George Jones (1786-1869)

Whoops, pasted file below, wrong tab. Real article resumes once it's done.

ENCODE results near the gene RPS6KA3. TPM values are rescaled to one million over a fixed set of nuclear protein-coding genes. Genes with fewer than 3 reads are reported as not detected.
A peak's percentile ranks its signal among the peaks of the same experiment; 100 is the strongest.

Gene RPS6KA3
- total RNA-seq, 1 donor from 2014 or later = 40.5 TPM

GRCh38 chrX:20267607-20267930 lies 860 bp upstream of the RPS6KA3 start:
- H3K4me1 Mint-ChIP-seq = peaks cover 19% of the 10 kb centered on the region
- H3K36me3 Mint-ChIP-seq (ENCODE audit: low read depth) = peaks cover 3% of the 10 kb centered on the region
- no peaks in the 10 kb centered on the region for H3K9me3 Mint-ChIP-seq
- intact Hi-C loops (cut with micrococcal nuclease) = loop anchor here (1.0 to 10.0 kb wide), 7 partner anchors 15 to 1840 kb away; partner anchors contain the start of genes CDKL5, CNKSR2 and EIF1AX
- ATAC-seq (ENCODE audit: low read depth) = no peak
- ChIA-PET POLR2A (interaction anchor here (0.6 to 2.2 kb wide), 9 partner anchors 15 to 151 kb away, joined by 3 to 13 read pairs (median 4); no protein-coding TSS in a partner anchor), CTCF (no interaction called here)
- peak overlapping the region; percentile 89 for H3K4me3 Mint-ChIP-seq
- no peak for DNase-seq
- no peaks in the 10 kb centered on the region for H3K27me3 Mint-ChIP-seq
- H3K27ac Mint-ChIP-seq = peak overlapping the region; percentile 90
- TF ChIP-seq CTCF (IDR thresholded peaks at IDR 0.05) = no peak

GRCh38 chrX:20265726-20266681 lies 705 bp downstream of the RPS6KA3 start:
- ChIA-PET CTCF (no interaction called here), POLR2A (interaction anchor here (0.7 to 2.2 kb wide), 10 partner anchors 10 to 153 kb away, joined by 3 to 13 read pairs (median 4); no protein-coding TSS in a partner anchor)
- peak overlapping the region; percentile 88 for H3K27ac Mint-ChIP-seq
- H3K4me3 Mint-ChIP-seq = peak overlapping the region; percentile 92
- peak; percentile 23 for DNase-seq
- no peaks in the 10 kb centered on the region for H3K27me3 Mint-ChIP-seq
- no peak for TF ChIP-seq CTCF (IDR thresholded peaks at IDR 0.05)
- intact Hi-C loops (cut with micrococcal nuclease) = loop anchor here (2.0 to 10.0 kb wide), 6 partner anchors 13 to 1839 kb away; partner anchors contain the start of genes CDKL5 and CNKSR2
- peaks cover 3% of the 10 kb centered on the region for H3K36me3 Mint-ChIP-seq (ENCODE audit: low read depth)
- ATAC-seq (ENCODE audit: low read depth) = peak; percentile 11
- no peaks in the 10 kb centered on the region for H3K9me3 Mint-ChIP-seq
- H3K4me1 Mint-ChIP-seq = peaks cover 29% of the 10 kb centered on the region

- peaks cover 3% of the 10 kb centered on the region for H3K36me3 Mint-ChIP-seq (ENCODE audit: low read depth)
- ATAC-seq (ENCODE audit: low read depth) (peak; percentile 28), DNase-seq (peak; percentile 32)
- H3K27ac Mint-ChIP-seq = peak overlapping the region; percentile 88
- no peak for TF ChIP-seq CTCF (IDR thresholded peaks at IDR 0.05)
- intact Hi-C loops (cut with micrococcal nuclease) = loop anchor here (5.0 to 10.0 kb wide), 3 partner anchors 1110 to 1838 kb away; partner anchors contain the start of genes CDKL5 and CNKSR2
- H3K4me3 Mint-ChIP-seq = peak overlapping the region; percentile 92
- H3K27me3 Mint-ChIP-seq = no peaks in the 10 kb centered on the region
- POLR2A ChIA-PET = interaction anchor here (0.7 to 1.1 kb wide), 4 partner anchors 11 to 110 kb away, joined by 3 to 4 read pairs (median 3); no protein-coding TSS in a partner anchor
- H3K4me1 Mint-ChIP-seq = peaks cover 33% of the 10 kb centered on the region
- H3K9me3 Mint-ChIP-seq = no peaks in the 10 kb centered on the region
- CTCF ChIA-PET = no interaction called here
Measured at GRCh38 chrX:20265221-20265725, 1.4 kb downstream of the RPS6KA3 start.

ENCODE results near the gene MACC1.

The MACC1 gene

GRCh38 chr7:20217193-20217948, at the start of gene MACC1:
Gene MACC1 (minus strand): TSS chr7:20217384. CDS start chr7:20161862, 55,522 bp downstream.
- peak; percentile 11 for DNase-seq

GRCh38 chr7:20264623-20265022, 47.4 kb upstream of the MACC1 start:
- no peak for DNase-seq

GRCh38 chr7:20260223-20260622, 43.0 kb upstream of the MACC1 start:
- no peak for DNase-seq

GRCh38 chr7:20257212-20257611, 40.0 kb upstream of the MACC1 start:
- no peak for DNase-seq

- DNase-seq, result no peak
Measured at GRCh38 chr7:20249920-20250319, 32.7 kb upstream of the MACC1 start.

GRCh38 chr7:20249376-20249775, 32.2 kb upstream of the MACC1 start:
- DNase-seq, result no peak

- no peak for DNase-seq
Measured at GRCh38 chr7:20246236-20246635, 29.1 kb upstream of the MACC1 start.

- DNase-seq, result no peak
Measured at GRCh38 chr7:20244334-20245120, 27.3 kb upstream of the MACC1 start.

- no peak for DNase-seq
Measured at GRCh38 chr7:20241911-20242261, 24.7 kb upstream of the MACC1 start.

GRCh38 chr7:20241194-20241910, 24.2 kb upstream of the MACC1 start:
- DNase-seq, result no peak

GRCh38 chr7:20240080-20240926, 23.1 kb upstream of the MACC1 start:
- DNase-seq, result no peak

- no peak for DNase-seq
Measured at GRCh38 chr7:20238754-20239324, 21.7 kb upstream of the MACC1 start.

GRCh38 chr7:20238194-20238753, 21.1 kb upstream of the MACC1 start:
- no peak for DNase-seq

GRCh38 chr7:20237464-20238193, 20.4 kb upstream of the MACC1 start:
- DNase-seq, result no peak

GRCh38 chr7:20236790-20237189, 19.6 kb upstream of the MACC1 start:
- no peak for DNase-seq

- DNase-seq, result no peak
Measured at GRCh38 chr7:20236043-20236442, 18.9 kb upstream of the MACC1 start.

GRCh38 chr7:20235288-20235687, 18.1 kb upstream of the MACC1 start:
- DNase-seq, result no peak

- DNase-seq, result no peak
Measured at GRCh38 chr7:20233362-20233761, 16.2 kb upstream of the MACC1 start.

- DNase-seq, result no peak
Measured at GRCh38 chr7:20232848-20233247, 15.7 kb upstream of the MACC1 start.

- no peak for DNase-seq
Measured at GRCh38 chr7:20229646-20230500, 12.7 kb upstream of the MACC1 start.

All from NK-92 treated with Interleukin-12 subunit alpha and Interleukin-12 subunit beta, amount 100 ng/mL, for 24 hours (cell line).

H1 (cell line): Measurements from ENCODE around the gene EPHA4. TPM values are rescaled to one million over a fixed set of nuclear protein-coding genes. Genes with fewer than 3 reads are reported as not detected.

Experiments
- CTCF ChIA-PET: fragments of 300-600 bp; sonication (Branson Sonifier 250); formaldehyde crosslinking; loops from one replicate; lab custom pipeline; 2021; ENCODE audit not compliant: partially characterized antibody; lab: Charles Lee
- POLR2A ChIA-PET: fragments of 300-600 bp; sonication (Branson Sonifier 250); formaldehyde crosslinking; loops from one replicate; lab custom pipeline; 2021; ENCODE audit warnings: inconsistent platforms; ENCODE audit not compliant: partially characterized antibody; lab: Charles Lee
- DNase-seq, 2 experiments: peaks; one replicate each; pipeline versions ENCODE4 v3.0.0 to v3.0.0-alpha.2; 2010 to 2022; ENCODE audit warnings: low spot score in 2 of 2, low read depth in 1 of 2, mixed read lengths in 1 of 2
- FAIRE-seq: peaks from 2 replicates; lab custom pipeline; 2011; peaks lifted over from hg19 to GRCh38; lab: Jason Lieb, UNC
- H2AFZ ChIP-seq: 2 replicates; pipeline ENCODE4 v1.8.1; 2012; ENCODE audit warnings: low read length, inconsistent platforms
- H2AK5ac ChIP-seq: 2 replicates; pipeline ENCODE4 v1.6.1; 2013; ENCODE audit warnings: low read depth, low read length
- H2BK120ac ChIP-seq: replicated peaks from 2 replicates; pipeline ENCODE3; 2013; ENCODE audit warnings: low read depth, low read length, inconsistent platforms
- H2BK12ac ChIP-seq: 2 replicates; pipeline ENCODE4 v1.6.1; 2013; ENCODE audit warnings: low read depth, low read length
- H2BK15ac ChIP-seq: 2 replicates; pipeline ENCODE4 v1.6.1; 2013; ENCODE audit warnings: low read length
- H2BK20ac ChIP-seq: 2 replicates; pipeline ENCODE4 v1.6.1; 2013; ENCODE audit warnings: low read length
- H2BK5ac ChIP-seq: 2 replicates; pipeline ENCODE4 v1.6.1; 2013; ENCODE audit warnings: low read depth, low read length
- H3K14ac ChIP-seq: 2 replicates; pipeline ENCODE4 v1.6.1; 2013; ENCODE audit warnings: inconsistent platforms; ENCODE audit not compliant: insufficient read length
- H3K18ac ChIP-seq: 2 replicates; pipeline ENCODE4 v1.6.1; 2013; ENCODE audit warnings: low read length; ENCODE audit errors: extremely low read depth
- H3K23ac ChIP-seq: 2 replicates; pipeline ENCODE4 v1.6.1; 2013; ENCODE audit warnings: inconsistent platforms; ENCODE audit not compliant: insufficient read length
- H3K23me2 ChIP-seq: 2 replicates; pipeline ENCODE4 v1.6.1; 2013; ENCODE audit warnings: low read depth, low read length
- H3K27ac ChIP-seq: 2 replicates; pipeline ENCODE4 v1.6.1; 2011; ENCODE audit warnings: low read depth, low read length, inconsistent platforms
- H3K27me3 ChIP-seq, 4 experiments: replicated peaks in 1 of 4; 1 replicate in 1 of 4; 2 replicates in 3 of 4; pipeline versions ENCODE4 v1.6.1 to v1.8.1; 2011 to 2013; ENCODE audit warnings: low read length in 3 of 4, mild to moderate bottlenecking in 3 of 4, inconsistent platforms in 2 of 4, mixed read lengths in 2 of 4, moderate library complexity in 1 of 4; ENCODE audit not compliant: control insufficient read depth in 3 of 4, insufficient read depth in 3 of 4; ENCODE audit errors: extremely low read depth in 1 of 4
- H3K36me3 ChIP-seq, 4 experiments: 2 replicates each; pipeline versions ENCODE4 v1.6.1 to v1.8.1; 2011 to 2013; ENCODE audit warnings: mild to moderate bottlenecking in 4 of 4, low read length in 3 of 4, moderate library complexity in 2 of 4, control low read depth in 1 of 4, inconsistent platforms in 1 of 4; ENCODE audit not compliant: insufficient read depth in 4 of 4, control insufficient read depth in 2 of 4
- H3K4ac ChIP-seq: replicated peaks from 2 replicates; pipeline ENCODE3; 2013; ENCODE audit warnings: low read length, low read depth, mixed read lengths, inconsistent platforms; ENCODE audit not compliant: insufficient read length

George Jones (1786-1869) was a British painter, and Keeper of the Royal Academy, most famous for his paintings of military subjects. Jones was the only son of John Jones, a mezzotint engraver. He became a student at the Royal Academy in 1801 at the early age of 15, exhibiting his first work depicting a biblical scene in 1803. He was a frequent exhibitor at the Royal Academy over the next eight years. In the early part of his career most of his paintings were portraits and literary genre subjects but he became known as 'Waterloo Jones' after joining the army as a British officer in the Napoleonic Wars. He used his military experience to paint numerous highly successful depictions of 'The Battle of Waterloo' including 1820; Royal Military Hospital, Chelsea. Jones subsequently specialised in battle scenes but he nevertheless continued to produce biblical and topographical subjects as well as more frivolous literary and historical scenes. After the war he resumed his art career, winning prizes and fame for his paintings of military engagements. He was elected an associate of the Royal Academy in 1822, a full member in 1824, becoming its librarian, and from 1840 to 1850 its keeper. He was the friend of Charles Turner, engraver, and of J. M. W. Turner, whose most loyal executor he became, writing a short memoir of him and painting pictures recording his gallery. He died in Park Square, Regent's Park on 19 September 1869.